Italy's burden and responsibility

Italians have seen record numbers of refugees reach their shores in recent years. At the end of 2016, Italy hosted nearly a quarter million persons of concern, including about 150,000 refugees and about 100,000 asylum-seekers, according to the U.N.'s refugee agency.

Despite its prominence as a point of entry into Europe, Italy hosts fewer persons of concern than both France, where more than 300,000 refugees live, and Germany, home to nearly 700,000 refugees and well over a half-million asylum seekers.

Italy has 20 million fewer people than does Germany, but hosts three times fewer persons of concern per capita.

It's also processing far fewer asylum-seekers. In 2015 and 2016, 45 percent of asylum applications were handled in Germany, compared to 8 percent in Italy.

Within the country, some regions have been far more active in hosting refugees. Last summer, Italian newspaper La Stampa reported that just a quarter of the country's 8,000 municipalities currently host migrants on humanitarian grounds.

In Rome, an Ethiopian woman interviewed by VOA's Amharic Service last Friday said many of those evicted from the building are now sleeping on the streets.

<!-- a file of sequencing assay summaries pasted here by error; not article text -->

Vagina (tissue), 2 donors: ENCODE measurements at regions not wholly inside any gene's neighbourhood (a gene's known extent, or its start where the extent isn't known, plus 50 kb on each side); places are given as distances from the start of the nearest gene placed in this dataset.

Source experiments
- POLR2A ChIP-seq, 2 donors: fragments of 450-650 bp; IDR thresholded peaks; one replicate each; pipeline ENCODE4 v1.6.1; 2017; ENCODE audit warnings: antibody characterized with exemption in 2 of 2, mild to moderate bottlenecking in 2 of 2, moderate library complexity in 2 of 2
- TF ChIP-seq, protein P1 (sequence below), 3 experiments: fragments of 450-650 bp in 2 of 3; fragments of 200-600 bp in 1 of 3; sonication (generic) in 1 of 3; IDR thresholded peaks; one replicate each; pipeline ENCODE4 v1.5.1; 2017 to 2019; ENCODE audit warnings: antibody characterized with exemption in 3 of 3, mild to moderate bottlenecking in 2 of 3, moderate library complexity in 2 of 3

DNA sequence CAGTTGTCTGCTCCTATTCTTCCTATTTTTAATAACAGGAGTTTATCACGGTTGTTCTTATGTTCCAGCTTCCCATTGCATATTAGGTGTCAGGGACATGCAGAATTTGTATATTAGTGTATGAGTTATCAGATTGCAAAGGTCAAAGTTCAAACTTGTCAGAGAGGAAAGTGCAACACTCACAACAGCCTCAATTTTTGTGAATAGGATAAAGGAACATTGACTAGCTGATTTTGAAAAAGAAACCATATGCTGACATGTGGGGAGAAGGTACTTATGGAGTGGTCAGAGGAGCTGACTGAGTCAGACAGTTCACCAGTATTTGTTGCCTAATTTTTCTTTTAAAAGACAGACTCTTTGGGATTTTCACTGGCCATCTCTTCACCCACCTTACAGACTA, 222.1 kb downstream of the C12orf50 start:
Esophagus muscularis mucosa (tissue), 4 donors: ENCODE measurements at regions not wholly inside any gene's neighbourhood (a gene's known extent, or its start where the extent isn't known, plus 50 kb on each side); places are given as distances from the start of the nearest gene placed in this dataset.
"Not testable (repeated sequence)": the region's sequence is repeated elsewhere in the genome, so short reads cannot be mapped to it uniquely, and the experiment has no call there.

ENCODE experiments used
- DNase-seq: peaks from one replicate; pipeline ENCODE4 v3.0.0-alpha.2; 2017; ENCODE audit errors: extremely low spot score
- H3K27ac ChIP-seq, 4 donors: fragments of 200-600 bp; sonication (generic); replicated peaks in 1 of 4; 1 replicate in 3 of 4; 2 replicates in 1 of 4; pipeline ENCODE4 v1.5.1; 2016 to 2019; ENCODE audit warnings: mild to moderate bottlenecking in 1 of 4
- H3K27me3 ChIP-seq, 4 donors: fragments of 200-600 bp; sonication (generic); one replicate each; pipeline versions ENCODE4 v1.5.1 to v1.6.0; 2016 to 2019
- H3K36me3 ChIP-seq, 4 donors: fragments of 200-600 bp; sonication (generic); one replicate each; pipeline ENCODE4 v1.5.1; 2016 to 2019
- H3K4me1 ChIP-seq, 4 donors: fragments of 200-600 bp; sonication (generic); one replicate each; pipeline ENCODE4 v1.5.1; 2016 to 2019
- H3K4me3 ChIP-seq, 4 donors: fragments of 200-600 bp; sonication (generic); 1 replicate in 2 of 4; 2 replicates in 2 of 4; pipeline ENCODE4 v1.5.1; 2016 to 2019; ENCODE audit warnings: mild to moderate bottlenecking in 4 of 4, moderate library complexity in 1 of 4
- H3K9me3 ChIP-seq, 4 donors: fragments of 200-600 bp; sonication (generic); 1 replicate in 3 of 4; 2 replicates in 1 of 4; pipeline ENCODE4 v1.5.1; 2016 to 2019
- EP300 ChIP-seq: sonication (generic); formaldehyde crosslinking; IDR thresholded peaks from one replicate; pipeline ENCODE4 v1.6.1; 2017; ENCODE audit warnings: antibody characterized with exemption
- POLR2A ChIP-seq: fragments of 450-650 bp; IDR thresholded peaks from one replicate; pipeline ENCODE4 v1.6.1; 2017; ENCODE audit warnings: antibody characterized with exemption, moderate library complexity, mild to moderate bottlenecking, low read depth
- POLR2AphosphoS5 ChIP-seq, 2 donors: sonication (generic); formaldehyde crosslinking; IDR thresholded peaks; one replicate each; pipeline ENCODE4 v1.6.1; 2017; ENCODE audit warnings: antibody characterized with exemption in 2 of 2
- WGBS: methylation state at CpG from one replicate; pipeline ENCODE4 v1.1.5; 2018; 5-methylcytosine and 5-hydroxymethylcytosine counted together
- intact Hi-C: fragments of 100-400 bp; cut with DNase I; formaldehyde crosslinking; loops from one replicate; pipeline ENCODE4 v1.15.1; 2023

She said they plan to continue protesting their treatment by Italian police. They don't have any respect for us. They think black people are flies and donkeys, and they are saying, 'We don't care if you die,'" she said.

Source: Voice of America

Deputy Minister Barbara Thomson: Greenest Municipality Competition awards ceremony

Speech by Deputy Minister Thomson during Greenest Municipality Competition awards ceremony, Bloemfontein municipality, 29 august 2017

The Mayor of Mangaung Metro

MEC B Malakoane: Free State Department of Economic, Small Business Development, Tourism and Environment

Members of the Executive Councils of other provinces

Mayors of Metro and Local Municipalities